The sun had risen and I was awoken to the sounds of a strange Irish man talking incredibly loud on his phone, whilst in bed in the same room as me. It was time to leave Perth and the excitement for the next part of our adventure had grown. We arrived at the airport not quite knowing what to expect. I had heard many stories about the size of Australia and the Australian outback but it is something you don’t really understand until you see it for yourself.
The first day when I arrived is a day that will remain in my memories forever more. For the last hour of our plane journey, all we could see was harsh red landscape after harsh red landscape. It was incredible how the country could change so quickly, the difference from one hour to the next was surreal. It was exciting, we were ready to land. We departed the plane and arrived at Parabadu airport which was incredibly small to the point where there was only one little office. We literally stood next to the plane and waited for the men to take our bags off, as you would do after a long coach trip for example. It was all done outside in the open air. Here we met the first three of what would be our work colleagues for the next few months. There was Ben, Nikki and Karen. Ben and Nikki are a couple who met during their travels. Ben comes from the distant Lands of California, and has travelled many dark roads to arrive into Karijini. He is a humble man, and has an expertly grown moustache. Nikki comes from our lands, albeit further South in Northampton. She is a free spirited lady and often graces Karijini with the gift of song. As does Karen, who is of Aboriginal decent and is better than Jimmy Hendrix on guitar. Karen was on her way to Perth that day, so we would not see her for another two weeks. It was Ben and Nikki who were charged with the task of escorting us through safe paths to Karijini Eco Retreat.
We climbed into a typical Australian style truck and set off through miles and miles of red dust. It was an exciting moment, the sun was about to set and we were finally in the outback. The landscape was incredible, seas of red with dry yellow spinfex bushes and dry trees, mountainous ranges in the distance and never ending roads. This was a true Outback experience and one of the reasons why we travel. It ceases to amaze me how most people who come to Australia spend there time drinking every night in the major cities on the east coast. What a waste of time, surely there is more to life than that. The Journey to the Eco retreat was to take around one and a half hours and on the way we were able to stop and watch the sun set behind the distant mountain ranges. We also saw our first Dingo, who appeared on the road in search of food.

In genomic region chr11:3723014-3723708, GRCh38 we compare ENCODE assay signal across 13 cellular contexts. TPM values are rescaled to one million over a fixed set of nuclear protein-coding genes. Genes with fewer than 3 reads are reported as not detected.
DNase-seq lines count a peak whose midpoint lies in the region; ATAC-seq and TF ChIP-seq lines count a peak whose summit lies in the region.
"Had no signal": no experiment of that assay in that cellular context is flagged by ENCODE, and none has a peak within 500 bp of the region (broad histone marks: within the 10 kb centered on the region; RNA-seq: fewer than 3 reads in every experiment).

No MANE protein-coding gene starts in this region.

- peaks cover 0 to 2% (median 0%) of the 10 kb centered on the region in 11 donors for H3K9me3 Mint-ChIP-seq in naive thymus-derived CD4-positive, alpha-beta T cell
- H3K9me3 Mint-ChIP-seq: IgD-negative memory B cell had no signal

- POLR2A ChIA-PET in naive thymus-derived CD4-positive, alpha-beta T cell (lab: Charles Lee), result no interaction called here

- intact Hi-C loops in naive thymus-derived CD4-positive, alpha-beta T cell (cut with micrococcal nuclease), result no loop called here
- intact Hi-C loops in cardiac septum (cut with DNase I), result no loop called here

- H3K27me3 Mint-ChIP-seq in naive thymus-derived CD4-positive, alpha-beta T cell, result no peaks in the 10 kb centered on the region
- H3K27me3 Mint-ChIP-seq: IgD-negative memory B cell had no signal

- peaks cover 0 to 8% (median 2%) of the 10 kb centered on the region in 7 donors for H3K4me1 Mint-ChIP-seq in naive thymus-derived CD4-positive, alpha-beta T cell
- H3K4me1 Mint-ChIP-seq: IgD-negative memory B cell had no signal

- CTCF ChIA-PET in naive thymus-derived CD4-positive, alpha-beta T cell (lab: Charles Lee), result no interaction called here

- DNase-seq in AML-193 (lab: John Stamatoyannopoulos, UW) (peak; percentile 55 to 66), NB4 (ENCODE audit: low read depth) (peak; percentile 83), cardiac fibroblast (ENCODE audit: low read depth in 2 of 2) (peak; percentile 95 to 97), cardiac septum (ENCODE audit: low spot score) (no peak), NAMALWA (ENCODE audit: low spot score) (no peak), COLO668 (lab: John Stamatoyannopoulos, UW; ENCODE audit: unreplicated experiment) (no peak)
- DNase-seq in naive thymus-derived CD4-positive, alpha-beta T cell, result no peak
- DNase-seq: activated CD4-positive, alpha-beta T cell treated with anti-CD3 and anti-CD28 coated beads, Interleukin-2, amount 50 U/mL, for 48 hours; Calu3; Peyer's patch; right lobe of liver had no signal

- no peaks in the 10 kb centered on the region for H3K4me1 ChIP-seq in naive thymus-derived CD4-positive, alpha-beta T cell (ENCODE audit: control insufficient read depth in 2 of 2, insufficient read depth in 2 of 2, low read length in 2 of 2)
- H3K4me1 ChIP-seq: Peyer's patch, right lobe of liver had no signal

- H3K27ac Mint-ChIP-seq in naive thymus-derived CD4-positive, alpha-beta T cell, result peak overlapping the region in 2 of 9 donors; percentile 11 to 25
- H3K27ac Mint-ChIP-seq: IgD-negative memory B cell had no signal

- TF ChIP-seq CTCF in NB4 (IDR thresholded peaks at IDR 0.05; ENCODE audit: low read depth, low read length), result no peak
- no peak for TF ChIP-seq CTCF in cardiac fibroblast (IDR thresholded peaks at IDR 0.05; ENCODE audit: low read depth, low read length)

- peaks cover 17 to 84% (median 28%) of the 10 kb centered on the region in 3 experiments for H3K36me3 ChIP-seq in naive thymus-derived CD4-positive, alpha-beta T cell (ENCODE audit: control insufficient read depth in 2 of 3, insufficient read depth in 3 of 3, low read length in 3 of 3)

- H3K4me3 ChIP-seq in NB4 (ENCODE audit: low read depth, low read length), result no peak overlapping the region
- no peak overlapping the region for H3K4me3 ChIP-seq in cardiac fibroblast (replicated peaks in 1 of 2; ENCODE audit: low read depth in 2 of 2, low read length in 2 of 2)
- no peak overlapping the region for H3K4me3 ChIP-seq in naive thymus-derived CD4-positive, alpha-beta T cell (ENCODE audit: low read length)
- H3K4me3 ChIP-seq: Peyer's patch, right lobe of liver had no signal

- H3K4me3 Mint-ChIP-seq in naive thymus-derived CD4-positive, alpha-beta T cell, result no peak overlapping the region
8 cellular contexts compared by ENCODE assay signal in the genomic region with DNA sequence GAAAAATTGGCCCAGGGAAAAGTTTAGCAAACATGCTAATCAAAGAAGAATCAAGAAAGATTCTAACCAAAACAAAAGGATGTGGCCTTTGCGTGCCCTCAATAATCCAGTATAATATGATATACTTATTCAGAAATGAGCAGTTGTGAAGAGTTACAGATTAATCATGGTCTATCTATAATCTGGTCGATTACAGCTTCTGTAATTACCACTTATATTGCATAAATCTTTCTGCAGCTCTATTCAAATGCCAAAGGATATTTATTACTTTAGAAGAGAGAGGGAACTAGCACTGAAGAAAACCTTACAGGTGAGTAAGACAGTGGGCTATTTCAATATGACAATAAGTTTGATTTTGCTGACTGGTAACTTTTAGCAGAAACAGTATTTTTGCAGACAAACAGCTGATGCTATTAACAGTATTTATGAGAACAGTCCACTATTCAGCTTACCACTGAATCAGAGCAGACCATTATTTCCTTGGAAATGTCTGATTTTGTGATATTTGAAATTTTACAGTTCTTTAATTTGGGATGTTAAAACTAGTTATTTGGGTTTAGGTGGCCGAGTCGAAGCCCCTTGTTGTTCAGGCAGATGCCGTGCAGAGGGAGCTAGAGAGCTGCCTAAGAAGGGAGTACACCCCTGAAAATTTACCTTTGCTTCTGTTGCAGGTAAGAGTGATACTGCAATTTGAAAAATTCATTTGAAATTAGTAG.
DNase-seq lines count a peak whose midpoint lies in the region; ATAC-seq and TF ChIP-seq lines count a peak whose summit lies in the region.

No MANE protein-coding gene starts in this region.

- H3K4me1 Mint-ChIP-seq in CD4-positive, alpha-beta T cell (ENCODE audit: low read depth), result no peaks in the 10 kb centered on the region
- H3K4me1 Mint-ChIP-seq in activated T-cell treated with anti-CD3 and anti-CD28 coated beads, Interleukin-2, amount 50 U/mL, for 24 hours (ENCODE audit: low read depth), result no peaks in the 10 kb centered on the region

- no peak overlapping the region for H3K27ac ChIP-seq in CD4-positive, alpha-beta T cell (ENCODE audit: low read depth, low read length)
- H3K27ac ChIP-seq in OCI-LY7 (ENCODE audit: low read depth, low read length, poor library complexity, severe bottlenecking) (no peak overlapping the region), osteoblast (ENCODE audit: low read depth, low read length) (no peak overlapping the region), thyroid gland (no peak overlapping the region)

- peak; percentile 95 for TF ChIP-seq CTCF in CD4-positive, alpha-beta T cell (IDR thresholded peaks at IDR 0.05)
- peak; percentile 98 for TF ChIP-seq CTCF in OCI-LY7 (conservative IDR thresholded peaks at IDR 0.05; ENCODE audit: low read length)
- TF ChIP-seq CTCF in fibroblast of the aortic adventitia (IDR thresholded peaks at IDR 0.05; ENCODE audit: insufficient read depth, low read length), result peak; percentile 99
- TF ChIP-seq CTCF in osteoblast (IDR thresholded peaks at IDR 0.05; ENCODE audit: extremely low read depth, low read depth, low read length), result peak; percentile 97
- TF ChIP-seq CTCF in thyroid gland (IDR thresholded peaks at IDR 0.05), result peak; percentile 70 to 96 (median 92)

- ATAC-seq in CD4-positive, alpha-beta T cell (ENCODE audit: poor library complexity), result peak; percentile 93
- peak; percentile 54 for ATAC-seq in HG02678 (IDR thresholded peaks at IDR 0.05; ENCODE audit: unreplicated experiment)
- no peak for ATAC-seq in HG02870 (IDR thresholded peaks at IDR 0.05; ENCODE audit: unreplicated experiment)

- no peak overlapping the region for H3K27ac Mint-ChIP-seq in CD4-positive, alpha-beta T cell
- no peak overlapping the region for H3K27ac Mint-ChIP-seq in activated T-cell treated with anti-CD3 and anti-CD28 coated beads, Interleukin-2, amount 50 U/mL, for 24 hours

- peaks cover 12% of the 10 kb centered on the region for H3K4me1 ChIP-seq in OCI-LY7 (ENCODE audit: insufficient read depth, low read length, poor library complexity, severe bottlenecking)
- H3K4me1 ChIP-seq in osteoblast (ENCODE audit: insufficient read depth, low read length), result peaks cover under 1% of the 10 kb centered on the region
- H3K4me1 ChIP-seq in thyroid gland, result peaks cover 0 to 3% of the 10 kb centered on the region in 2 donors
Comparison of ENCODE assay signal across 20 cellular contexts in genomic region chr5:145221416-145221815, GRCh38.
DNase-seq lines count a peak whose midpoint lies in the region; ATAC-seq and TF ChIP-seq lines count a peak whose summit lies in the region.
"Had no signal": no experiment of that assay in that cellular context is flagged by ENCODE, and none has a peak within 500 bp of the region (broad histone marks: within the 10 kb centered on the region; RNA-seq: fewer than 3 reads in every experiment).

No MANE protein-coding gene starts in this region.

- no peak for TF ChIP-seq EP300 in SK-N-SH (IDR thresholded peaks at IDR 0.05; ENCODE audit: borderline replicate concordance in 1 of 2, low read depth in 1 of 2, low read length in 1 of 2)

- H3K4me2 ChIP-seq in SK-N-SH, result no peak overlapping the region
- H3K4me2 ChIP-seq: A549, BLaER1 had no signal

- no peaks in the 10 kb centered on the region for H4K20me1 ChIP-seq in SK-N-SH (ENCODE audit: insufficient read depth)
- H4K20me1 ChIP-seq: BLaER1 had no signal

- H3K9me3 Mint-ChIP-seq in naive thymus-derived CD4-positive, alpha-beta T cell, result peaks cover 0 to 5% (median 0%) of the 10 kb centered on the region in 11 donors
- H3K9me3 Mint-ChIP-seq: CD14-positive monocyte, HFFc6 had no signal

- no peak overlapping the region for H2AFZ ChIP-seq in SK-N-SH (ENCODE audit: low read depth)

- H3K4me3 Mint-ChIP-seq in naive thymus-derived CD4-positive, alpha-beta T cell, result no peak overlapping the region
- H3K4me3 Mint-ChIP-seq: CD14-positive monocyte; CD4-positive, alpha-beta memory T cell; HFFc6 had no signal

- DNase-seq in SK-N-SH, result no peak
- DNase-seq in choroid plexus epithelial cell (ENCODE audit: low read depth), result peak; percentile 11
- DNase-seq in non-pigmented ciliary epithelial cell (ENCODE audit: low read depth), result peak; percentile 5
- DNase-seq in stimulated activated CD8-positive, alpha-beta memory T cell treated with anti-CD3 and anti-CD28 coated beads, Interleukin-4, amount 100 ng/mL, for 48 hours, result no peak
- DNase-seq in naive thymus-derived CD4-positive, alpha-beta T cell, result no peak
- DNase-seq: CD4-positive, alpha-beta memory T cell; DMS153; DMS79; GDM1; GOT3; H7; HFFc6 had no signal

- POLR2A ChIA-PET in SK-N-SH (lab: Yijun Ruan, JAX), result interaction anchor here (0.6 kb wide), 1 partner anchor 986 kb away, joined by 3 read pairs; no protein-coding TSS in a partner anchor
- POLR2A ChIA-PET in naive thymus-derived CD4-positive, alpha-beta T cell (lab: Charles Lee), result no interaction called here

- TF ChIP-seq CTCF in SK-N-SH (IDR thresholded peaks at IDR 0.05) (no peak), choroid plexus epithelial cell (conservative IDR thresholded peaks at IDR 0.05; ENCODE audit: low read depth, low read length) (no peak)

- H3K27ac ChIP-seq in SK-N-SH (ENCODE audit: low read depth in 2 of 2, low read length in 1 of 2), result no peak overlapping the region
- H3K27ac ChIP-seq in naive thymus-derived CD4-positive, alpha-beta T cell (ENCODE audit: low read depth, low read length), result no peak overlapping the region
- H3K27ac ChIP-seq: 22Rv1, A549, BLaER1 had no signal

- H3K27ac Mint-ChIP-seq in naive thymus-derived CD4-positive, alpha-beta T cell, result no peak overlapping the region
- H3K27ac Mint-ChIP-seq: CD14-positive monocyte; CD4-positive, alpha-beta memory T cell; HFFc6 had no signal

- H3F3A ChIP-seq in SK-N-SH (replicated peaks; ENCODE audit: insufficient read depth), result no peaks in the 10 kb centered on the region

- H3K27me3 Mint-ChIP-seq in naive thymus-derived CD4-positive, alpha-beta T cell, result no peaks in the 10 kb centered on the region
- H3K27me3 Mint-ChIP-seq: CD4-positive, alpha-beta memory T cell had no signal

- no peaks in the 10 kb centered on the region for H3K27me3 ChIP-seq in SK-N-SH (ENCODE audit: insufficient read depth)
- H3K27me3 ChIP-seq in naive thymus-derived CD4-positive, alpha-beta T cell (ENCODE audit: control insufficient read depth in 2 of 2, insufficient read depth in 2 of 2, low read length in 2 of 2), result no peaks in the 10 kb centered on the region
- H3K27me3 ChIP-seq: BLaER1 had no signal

As darkness fell we arrived at the Eco retreat and were immediately impressed with our home for the next few months. We are staying in a deluxe Eco tent with an ensuite shower and king sized bed, which costs guests around $280 a night to stay in. The tent offers an amazing view of the landscape and it’s hard to believe that only three weeks prior to this I was stuck in a basement flat in Leeds City centre. On arrival we were able to meet the rest of our work colleagues. There was quite a diverse mixture of people from various parts of Europe and beyond. Three belonged to the tribes of France: Jean, Oli and Alison. Like me, Oli has a football obsession and we often find ourselves talking about how terrible Marseille are as a football team. Jean is a simple man with a nice beard and a love of maintenance. However he has not quite mastered the art of Rock, Scissors, Paper and often finds himself losing to me. Alison was a fair maiden and has now departed the lands of Karijini in search of peace and tranquility in other parts of the globe. There were also three Germans, Alex, Julie and Helen. Like Alison, Helen has now departed these lands but was a kind hearted soul and had an equal irritation towards people which was very similar to my own. Many mornings were spent by the barbecue cursing the irrational behavior of Europeans – happy days. Alex looks like a 1970s john Lennon and is a very relaxed and calm person. He is a major hippy who enjoys music and life. He is a quiet and mysterious man, but a kind one nonetheless. Other than that we have Tim who dwells in the realms of New York city, and has an array of knowledge on many different subjects and Lianne who Comes from New Zealand and is a favorite of mine and Anna for her outgoing personality and her willingness to let us stay in her home when we go to New Zealand. She arrived a week after we did and we often spend our nights drinking beer/wine and reflecting on life’s events. Finally, there is Fiona who is our boss and a very good one. Gone are the days of Ambleside and Halifax when bosses where there to question you if you went to the toilet or used your imitative. In fact Fiona is quite relaxed and therefore this place seems to run very smoothly and happily. We have a nice group of people and it will be a sad day when we eventually leave this place.